Portland, Ore. -- IBM Corp. researchers say they have characterized four types of carbon nanotube field-effect transistsor defects that can stimulate nanotube FETs to emit light.
High-bias transport in carbon nanotubes leaves them teetering on the edge of glowing, with hot carriers very close to the threshold of light emission. Electrons accelerate at defect-induced voltage drops, and the impact of collisions bumps other electrons from the valence band to the conduction band. When they fall back to the valence band, the electrons emit a photon to shed the excess energy--the underlying mechanism of electroluminescence.
The first light-inducing defect was discovered on the end contacts, where a natural Schottky barrier exists at the semi- conducting nanotube interface with its metal electrode. The second was found anywhere that charge had been inadvertently trapped in the oxide-covered silicon wafer; trapped charge locally inverted the carriers in the nanotubes atop it by forming a light-emitting intratube npn or pnp junction.
The third defect characterized was on a nanotube loop where the tube bent around and crossed over itself. At the crossover point, hot carriers could tunnel from one leg to the other, where they affected other carriers and caused light emission.
The first three defects were studied by randomly laying down nanotubes on a substrate and looking for those anomalies. But the fourth type of defect was intentionally made by partially covering a nanotube with a polymer. Where the polymer ended, a voltage drop caused carriers to collide, inducing electroluminescence.
"We are mainly interested in the electronic properties of carbon nanotubes for field-effect transistors, and optical measurements are a way of characterizing them," said IBM researcher Marcus Freitag. "But the methods we are develop- ing should also work on other candidates for light-emitting devices, such as nanowires, whose optical properties can be freely tailored."
IBM previously characterized the electroluminescence of ambipolar carbon nanotubes, which use a different mechanism to achieve electroluminescence. In an approach similar to an LED, electrons are injected into one end of the nanotube, and holes are simultaneously injected from the other end. Where they meet, they recombine, shedding energy with a photon.
"We found that they recombine in a small area inside the nanotube that can be tuned with a back gate--kind of like a pn junction, but without any chemical doping to define a junction," said Freitag. "That means that in our devices, the light-emitting spot can be moved around."
Unipolar nanotube transistors, on the other hand, have carriers traveling in one direction through the nanotube, which is the channel of the field-effect transistor. Previously, IBM had discovered that carriers would accelerate at the edge of a trench if a nanotube traversed it. At the edge of the trench, a voltage drop produced hot carriers that collided to push some electrons into the conduction band, inducing electroluminescence 1,000 times brighter than the ambipolar light emission of nanotubes.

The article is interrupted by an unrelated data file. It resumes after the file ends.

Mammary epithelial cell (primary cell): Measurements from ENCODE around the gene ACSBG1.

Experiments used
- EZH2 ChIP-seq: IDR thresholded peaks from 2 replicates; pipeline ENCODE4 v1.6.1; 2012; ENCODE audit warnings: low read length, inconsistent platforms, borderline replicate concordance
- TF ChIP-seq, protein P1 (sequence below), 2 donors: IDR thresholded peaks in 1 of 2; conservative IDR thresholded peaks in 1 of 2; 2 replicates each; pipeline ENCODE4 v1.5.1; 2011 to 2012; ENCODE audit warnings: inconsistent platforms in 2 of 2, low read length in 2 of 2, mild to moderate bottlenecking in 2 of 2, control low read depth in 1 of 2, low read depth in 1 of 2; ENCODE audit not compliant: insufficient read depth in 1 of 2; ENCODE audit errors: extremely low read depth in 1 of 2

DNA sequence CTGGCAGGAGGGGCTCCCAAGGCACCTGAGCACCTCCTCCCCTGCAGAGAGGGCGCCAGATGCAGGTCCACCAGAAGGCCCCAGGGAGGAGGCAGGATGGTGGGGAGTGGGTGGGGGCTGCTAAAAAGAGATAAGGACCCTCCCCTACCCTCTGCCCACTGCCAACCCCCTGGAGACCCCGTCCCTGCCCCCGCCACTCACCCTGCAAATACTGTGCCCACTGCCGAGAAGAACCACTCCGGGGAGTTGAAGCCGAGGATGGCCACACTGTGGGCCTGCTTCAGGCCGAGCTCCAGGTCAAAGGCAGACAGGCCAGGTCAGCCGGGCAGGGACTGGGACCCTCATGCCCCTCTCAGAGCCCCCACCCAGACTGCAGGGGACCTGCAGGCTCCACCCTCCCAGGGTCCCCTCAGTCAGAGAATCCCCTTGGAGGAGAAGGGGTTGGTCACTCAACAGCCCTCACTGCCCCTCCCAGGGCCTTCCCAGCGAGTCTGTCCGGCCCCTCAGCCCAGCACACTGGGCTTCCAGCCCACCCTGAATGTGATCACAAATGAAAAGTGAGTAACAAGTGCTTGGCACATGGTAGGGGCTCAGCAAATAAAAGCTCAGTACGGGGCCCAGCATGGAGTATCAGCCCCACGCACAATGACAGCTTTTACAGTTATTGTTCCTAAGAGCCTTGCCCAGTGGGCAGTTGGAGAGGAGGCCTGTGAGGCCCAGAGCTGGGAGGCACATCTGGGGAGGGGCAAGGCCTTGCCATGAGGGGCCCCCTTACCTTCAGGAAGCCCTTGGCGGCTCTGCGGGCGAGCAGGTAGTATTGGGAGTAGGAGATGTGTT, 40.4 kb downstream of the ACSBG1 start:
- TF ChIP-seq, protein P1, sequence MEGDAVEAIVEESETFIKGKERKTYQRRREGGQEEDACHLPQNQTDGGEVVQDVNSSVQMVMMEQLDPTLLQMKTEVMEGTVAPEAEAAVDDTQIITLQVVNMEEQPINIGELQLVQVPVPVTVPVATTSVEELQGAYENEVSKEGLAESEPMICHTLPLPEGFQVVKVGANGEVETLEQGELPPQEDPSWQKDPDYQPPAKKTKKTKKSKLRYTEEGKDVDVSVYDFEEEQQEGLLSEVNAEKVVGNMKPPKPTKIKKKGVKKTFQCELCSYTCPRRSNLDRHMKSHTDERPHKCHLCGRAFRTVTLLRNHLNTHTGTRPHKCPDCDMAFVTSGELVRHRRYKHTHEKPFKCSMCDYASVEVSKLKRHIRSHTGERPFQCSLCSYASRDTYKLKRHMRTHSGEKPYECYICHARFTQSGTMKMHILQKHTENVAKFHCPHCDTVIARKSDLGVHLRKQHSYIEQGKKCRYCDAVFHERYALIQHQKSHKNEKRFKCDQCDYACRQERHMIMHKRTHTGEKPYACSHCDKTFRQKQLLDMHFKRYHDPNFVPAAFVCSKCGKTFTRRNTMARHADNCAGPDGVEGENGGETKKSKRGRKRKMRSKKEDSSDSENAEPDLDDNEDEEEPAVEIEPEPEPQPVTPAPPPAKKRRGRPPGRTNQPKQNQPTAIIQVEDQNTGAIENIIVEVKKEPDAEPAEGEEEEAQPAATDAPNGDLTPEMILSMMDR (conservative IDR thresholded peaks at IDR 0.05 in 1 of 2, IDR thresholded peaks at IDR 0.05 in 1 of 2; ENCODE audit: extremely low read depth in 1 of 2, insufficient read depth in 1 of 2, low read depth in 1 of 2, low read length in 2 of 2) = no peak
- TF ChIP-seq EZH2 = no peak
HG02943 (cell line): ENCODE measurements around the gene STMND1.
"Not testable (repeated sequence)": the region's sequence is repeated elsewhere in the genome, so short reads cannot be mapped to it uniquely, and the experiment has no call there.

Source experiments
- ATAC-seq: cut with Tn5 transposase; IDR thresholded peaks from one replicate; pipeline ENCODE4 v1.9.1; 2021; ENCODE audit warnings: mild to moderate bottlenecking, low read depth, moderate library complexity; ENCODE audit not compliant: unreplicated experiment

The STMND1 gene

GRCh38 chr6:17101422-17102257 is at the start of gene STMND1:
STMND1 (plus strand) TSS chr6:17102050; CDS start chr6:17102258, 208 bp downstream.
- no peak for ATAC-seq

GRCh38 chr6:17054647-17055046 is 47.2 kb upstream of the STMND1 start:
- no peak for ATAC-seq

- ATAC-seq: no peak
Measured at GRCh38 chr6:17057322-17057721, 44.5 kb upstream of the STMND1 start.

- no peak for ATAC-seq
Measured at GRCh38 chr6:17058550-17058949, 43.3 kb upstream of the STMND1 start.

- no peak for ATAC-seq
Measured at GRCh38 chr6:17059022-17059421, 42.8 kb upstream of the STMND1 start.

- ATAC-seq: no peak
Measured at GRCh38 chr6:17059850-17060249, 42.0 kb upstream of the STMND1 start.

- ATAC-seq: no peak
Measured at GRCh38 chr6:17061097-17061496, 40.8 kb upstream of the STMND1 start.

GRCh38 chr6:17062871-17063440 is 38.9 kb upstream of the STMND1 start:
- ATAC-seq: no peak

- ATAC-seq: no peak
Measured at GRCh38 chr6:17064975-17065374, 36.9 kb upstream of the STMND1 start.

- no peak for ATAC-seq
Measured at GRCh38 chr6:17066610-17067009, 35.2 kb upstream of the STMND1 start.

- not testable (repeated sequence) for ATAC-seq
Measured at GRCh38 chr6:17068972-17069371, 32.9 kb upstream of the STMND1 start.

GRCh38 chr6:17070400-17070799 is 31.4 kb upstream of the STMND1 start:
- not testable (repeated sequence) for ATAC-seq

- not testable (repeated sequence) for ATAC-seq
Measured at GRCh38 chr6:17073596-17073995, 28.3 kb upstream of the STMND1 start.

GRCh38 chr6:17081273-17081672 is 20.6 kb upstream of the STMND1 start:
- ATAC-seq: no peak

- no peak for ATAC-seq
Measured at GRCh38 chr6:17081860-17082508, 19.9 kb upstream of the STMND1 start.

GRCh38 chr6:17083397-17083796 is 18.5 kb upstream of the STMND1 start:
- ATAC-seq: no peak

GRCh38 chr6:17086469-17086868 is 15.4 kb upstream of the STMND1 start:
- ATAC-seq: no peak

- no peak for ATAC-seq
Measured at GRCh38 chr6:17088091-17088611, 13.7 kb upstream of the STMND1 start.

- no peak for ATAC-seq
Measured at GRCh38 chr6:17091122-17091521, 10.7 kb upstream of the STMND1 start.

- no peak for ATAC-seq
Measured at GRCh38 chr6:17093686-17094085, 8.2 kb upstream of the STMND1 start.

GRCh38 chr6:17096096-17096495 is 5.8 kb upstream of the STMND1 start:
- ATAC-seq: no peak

Since then, IBM has begun characterizing less-drastic voltage drops at four different types of typical defects.
In the recent work, the nanotube transistor channels characterized were 50 microns long, though they were only about 2 nanometers in diameter. "In this research we fo- cused on unipolar emission from very long-channel devices, which we would not use for real devices, but which simplified our measurements since we could clearly see where the light was coming from," said Freitag. He said the four types of defects characterized would also be typical of the shorter transistor channels typically used in real devices.
"In all four cases you get unipolar light emission," said Freitag. "We pinpointed the nature of each of these defects and characterized their behavior."
For the future, the researchers plan to correlate the types of light emissions they get from nanotubes with different characteristics. With a catalog of light emission types and other types of measurable traits, engineers will be able to tell a nanotube type by its measurable emissions, they said.
"We want to optically characterize nanotubes of different chirality [the lattice angle at which the single-crystal graphite sheet is rolled up into a tube] so that we can provide engineers ways of determining the chirality of a nanotube from its emissions," said Freitag. "For instance, the phonon modes are very different for nanotubes of different chirality, so this is a very good tool to distinguish them."
The research team consisted of IBM researchers James C. Tsang, John Kirtley, Jia Chen and Phaedon Avouris, along with Aico Troeman and Hans Hilgenkamp of the University of Twente (Enschede, Netherlands) and Autumn Carlsen from the State University of New York at Albany.